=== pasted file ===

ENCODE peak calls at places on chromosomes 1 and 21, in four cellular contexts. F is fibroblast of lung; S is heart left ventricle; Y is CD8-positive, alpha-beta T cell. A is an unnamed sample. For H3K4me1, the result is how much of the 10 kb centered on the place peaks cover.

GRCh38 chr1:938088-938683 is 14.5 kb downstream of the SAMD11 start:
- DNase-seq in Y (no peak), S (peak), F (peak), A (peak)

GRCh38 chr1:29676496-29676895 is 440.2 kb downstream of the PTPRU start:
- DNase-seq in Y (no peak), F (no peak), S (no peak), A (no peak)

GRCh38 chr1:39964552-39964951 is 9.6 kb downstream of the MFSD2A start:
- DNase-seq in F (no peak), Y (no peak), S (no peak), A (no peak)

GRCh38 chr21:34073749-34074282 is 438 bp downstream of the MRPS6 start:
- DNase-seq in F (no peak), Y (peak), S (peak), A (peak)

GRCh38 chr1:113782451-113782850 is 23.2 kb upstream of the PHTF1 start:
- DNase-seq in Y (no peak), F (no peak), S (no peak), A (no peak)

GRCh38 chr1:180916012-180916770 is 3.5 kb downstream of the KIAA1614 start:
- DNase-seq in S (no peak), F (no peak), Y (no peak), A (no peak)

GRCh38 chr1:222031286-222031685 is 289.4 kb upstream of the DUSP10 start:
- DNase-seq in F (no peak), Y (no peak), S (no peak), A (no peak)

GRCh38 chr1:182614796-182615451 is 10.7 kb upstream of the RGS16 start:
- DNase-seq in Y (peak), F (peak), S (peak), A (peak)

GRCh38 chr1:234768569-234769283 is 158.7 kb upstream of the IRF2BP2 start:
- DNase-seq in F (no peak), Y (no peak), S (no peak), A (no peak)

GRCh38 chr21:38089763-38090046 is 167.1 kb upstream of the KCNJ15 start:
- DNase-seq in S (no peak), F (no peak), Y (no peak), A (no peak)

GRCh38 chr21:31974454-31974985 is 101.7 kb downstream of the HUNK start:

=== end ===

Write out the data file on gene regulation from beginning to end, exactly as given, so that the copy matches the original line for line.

ENCODE peak calls at places on chromosomes 1 and 21, in four cellular contexts. F is fibroblast of lung; S is heart left ventricle; Y is CD8-positive, alpha-beta T cell. A is an unnamed sample. For H3K4me1, the result is how much of the 10 kb centered on the place peaks cover.

GRCh38 chr1:938088-938683 is 14.5 kb downstream of the SAMD11 start:
- DNase-seq in Y (no peak), S (peak), F (peak), A (peak)

GRCh38 chr1:29676496-29676895 is 440.2 kb downstream of the PTPRU start:
- DNase-seq in Y (no peak), F (no peak), S (no peak), A (no peak)

GRCh38 chr1:39964552-39964951 is 9.6 kb downstream of the MFSD2A start:
- DNase-seq in F (no peak), Y (no peak), S (no peak), A (no peak)

GRCh38 chr21:34073749-34074282 is 438 bp downstream of the MRPS6 start:
- DNase-seq in F (no peak), Y (peak), S (peak), A (peak)

GRCh38 chr1:113782451-113782850 is 23.2 kb upstream of the PHTF1 start:
- DNase-seq in Y (no peak), F (no peak), S (no peak), A (no peak)

GRCh38 chr1:180916012-180916770 is 3.5 kb downstream of the KIAA1614 start:
- DNase-seq in S (no peak), F (no peak), Y (no peak), A (no peak)

GRCh38 chr1:222031286-222031685 is 289.4 kb upstream of the DUSP10 start:
- DNase-seq in F (no peak), Y (no peak), S (no peak), A (no peak)

GRCh38 chr1:182614796-182615451 is 10.7 kb upstream of the RGS16 start:
- DNase-seq in Y (peak), F (peak), S (peak), A (peak)

GRCh38 chr1:234768569-234769283 is 158.7 kb upstream of the IRF2BP2 start:
- DNase-seq in F (no peak), Y (no peak), S (no peak), A (no peak)

GRCh38 chr21:38089763-38090046 is 167.1 kb upstream of the KCNJ15 start:
- DNase-seq in S (no peak), F (no peak), Y (no peak), A (no peak)

GRCh38 chr21:31974454-31974985 is 101.7 kb downstream of the HUNK start: